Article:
Goals of Narcissists, Borderlines, Psychopaths

Uploaded 4/19/2023, approx. 14 minute read

I keep telling you that psychopaths are goal-oriented and narcissists are not.

But surely there are nuances.

For example, the narcissist needs narcissistic supply, the way a junkie needs drugs, the way an alcoholic needs alcohol, and the way I need viewers.

So isn't narcissistic supply a goal?

My name is Sam Vaknin. I am the author of Malignant Self-Love, Narcissism Revisited, and a former visiting professor of psychology.

Today we are going to discuss goals and goal orientation in cluster B personality disorders, the narcissist, the psychopath, and queen of them all, the borderline.

Let's start with the narcissist.

The narcissist couldn't care less about goals.

Again, self-styled experts online lead you astray.

Narcissists are not interested in anything. They couldn't care less about anything. They don't want sex. They don't want money. They don't want power. They don't want fame. They don't want anything.

They want narcissistic supply.

And with the intimate partner, there are the four S's, two of which are satisfactory.

So sex, supply, narcissistic or sadistic, services, and safety.

Generally, these are the goals, so to speak, of the narcissist.

The narcissist doesn't care about his vocation. He doesn't care about his insignificant others. He couldn't care less about his location, his circumstances, his balance in the bank. He couldn't care less about anything.

Narcissists are carefree because they're not there. Internally, there's an emptiness. Externally, they are divorced from reality. They have impaired reality testing.

Narcissism is a fantasy defense. Gone awry.

The narcissist inhabits his fantasy land and within his fantasy land. The narrative that surrounds the fantasy land is some kind of firewall. The narrative protects him from narcissistic injury and in very extreme and public cases, narcissistic mortification.

And yes, many self-styled experts online confuse egregiously narcissistic mortification and narcissistic injury.

So if you want the real deal, watch my videos on narcissistic mortification.

Nownarcissists, therefore, go through life as if life were a movie, as if they were tourists in their own reality.

So they can't be emotionally invested in any long-term goals. As long as they are obtaining narcissistic supply, extracting it, coercing it if needed from the environment, they're happy-go-lucky. They're ego-syntonic.

Problem starts when they cannot obtain supply.

And I have multiple videos of this channel which deal with deficient narcissistic supply, lack of supply, narcissistic collapse.

Again, a failed narcissist is the wrong term, often used by self-styled experts.

So if you hear someone saying a failed narcissist, that's not an expert. The correct term is a collapsed narcissist.

So this is the narcissist.

We say in clinical terms that the narcissist is not affected in his goals. He is not emotionally invested in them. His goals are fungible, interchangeable, utterly replaceable, dispensable, and on the fly.

The narcissist improvises. He can't be a, he can't be something, he becomes something else. He can't do something, he does something else. He can't pursue something, he pursues something else. He can't be with someone, he is with someone else. He ends up being with someone else.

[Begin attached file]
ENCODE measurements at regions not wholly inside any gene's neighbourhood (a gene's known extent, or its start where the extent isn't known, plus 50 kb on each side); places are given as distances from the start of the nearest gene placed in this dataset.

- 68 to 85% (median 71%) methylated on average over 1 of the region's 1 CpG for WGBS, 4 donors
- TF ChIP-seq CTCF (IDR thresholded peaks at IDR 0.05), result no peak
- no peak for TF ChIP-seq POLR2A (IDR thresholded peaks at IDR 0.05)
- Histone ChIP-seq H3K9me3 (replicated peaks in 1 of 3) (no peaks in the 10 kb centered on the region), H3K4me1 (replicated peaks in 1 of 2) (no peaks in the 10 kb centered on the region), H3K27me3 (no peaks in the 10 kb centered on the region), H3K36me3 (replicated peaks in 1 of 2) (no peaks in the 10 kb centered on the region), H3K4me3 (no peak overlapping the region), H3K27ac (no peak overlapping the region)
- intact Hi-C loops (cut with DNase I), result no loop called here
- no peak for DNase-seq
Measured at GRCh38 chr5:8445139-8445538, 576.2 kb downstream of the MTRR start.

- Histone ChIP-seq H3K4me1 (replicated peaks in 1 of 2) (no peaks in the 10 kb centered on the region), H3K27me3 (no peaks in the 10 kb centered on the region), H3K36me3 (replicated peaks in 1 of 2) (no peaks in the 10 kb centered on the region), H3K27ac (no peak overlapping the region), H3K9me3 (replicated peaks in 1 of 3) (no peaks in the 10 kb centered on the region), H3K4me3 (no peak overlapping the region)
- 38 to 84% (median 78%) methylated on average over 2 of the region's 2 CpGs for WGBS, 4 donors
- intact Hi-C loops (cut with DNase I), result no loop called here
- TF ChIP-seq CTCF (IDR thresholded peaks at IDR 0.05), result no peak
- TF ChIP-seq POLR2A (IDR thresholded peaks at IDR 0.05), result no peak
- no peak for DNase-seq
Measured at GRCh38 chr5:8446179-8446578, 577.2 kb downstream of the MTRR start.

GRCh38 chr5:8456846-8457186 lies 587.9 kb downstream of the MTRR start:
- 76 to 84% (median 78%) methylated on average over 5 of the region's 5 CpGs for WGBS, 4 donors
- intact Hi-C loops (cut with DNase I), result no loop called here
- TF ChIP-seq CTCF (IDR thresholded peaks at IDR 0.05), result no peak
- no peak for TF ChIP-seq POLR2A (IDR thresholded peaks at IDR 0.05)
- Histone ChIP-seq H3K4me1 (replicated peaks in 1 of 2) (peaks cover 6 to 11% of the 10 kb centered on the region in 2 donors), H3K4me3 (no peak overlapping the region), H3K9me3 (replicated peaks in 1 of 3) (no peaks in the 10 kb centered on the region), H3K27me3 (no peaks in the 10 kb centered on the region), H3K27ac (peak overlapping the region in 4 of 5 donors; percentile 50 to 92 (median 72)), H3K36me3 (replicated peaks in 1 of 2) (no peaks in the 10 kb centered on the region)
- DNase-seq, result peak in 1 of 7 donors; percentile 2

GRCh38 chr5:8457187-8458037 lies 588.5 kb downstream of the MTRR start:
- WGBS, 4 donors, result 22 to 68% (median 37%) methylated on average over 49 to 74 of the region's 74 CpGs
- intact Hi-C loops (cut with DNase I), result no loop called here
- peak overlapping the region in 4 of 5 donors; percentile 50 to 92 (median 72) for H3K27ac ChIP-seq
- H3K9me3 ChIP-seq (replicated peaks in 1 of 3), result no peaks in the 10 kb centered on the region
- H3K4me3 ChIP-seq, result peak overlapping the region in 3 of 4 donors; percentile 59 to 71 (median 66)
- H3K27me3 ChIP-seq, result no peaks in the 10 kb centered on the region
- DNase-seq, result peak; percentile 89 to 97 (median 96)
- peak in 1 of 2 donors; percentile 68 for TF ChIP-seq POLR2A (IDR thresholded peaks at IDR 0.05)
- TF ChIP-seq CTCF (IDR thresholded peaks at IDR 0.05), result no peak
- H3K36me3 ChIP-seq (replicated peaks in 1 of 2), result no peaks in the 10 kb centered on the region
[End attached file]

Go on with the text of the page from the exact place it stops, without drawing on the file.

So this is the narcissist.

Ephemeral, fleeting, unreal, hard to capture, transparent in many ways.

Here today, gone tomorrow, an on the fly reconstruction of a human beingreinventing himself as he goes along.

And if you look at the biography of narcissists, you can't discern any rhyme or reason, any pattern. It's not going anywhere. And it's not the case, of course, with psychopaths.

Psychopaths are gun oriented. They are after money, they are after power, fame, celebrity, success, women, sex, you name it.

Psychopath is goal oriented.

Psychopath is an optimizing machine.

Psychopath is called, calculated, obsessed with his goals, will trample on anyone, at any age of any description on the way to his goal, ruthless, callous, has no moral compass, defiant, contumacious, rejects authority, reactant, and generally reckless.

This is the psychopath.

Of course, when we have comorbidities, for example, many psychopaths are also narcissists, and quite a few psychopaths have borderline personality disorder.

And today we know that most psychopaths actually suffer from anxiety disorder.

So when we have these comorbidities, of course, the picture is tainted, is contaminated.

The goal orientation, the pursuit of goals is not absolute.

So for example, psychopaths who are also emotionally dysregulated, who also have borderline personality organization, this kind of psychopaths are likely to be reckless. They are not likely to plan ahead very well. They are likely to ignore the potential consequences of their own actions, and they're likely to end up in prison.

And you should read the writings by Robert Hare.

Robert Hare studied prison populations. He was a prison psychologist, and he found out the overrepresentation of people with antisocial personality disorder, an extreme form of antisocial personality disorder, his psychopathy.

He found an overrepresentation of these people in the prison population.

And the reason is that they lack the ability to plan. They lack foresight.

And their time horizon is very limited. They live in the here and now. They're mindful. They exercise mindfulness. They live in the here and now. They have a very distorted perception of time.

And also, similar to the narcissist, they don't feel responsible for or accountable for their own actions, because they don't inhabit themselves. They don't own themselves. It's as if someone else has done it.

Why are you punishing me? They're indignantand they can't identify with who they were yesterday.

So both psychopaths and narcissists, let alone Mollies, they have an issue with the regulation of self-states and the dissociation between self-states, the inability of self-states to share a common database of memories and form a continuous identity.

But as distinct from narcissists, the psychopath is emotionally invested in his goals.